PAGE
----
Given the impact the injury bug’s had on this team’s campaign so far, it’s the depth on the blue line that should be most encouraging for the Leafs faithful.

As Toronto continues to rotate blue-line bodies in and out of their lineup due to those injuries, the replacements have continued to step up with meaningful performances. This time it was TJ Brodie sidelined — and later said to be day-to-day — and Timmins drawing back into the mix.

The young blue-liner gave the blue and white all that could be expected of him, putting in a solid performance over 18 minutes of ice and chipping in with a goal and an assist.

Maple Leafs kick down the door, but leave it open

Though the offence was rolling, and though the club did what it needed to do to get the W, there were still warning signs hidden among that pile of goals.

Twice Toronto built up a lead, and twice they let the Flyers back into the game immediately after — Travis Konecny scoring 16 seconds after Aston-Reese made it 2-0 for Toronto, and Nicolas Deslauriers getting one back just a couple minutes after Timmins made it 3-1.

Later in the game, too, after Liljegren and Tavares had added two more Leafs goals to the mix, pushing Toronto’s lead to 5-2, still the Maple Leafs left the door open just a little bit, gifting Philadelphia power plays and weathering storms of net-front scrambles as the Flyers pushed to cut the lead down further.

This time, they didn’t.

But while the 27th-ranked offence in the league couldn’t take that rope and pull their way back up onto the ledge, the same won’t be true for the game’s more prolific squads. The ones this club will need to get by, eventually, come post-season time. When the pressure will ramp up and the stakes will be real.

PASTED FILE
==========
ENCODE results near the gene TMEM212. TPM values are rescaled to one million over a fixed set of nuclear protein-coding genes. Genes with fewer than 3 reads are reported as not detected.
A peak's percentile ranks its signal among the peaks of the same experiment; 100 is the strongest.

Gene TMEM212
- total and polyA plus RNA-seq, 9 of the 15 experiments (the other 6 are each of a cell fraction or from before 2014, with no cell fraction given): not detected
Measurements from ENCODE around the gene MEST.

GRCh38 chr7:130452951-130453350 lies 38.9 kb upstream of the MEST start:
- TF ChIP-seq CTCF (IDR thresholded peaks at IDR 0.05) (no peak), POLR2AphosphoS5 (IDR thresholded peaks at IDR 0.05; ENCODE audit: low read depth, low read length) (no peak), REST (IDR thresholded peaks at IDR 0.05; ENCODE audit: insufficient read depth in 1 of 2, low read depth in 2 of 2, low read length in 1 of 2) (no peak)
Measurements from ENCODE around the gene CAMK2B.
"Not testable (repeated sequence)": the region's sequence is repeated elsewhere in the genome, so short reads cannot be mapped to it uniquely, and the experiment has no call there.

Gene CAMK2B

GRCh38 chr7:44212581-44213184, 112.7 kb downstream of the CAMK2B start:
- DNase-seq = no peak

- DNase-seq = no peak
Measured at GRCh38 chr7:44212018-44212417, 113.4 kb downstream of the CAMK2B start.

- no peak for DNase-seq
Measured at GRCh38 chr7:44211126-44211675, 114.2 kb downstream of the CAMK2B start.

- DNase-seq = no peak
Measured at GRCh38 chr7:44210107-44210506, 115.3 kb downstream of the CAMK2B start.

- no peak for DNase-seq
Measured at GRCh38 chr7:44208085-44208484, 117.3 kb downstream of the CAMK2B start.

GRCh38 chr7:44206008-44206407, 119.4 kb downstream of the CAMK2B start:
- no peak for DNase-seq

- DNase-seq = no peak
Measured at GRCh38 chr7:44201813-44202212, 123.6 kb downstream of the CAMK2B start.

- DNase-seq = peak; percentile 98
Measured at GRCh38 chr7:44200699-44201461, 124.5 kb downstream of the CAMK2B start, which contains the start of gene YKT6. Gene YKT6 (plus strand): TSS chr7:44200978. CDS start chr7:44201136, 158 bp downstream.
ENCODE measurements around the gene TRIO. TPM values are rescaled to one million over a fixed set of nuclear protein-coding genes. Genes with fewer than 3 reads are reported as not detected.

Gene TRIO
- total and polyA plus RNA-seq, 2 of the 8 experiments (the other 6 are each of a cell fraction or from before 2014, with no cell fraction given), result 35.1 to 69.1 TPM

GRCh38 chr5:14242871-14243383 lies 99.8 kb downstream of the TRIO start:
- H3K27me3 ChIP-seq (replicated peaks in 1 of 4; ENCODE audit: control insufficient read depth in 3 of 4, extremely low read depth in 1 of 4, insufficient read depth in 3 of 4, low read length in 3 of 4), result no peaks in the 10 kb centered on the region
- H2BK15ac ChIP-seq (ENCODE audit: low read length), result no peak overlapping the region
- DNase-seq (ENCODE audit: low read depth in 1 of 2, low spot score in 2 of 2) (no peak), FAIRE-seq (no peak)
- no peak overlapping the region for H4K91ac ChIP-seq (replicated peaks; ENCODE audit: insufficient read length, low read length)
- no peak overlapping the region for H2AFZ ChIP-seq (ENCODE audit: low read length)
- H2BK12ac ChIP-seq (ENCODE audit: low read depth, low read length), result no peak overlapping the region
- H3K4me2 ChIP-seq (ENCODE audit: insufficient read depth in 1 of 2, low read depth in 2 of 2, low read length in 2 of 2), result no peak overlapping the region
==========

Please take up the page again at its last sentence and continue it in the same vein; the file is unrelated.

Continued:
Impressive as the win was, impressive as the offensive outburst was, key among the takeaways from this night should be the need to further focus on quieting those comebacks before they pick up steam.

Murray gives these Maple Leafs all they need

The only reason the Maple Leafs didn’t get burned by leaving that door open in Philly? Matt Murray.

It didn’t look flawless, but Murray was solid against a Flyers squad that tested him all night, the netminder turning aside 34 of 36 shots to keep Toronto’s lead intact until the final buzzer.

As for the two that did beat him, it would be tough to pin those squarely on Murray’s shoulders.

In both cases, a defensive gaffe left No. 30 all alone with a Flyers forward. The first was a rare Marner misstep, the winger firing an ill-advised cross-ice saucer pass through his own zone, only to see it snagged out of the air by Konecny, who had all the time in the world to put one by Murray.

The second was no less egregious, the Maple Leafs’ defenders leaving Deslauriers all alone behind them, allowing the winger to collect a pass and walk in uncontested before beating Murray with a top-shelf backhand.

That Murray held the Flyers at bay for the rest of the night isn’t necessarily a world-beating feat — see: 27th-ranked offence — but on a night that saw Toronto’s offensive depth shine as it did, all they needed from their netminder was for him to make that saves when they mattered most.

And through all the other net-front scrambles, partial breakaways, and defensive lapses, Murray did that. In doing so, the 28-year-old earned his 10th win of the season, and pushed his save percentage to a middle-of-the-pack .916 on the year, level with Ilya Samsonov.

The pair get their next chance to make good on Kyle Dubas’s bet on Wednesday, when Toronto returns home to face the Nashville Predators.